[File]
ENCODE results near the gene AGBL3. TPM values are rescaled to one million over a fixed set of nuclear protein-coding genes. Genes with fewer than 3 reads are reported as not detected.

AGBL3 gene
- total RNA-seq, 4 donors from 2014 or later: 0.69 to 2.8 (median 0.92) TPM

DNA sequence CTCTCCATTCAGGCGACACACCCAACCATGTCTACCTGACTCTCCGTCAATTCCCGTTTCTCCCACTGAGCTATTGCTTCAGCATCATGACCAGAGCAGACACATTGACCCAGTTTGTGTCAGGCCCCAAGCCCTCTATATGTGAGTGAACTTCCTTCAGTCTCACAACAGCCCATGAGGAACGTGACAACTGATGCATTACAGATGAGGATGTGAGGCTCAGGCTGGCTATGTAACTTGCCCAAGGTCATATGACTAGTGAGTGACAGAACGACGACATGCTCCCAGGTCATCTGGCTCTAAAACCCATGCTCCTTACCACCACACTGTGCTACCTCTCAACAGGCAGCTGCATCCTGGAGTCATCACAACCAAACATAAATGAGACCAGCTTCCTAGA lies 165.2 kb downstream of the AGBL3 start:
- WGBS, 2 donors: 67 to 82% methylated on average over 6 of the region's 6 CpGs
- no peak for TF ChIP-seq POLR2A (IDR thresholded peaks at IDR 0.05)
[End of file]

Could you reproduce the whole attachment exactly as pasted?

ENCODE results near the gene AGBL3. TPM values are rescaled to one million over a fixed set of nuclear protein-coding genes. Genes with fewer than 3 reads are reported as not detected.

AGBL3 gene
- total RNA-seq, 4 donors from 2014 or later: 0.69 to 2.8 (median 0.92) TPM

DNA sequence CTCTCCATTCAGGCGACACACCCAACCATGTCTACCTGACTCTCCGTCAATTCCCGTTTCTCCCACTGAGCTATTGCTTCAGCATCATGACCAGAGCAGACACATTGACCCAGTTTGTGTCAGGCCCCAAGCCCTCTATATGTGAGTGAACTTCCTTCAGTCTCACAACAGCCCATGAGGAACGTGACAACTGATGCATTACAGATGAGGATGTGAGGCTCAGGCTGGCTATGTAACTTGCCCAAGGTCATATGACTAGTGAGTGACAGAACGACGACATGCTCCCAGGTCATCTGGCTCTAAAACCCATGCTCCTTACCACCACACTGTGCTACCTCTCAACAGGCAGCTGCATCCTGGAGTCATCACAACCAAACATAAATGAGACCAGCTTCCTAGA lies 165.2 kb downstream of the AGBL3 start:
- WGBS, 2 donors: 67 to 82% methylated on average over 6 of the region's 6 CpGs
- no peak for TF ChIP-seq POLR2A (IDR thresholded peaks at IDR 0.05)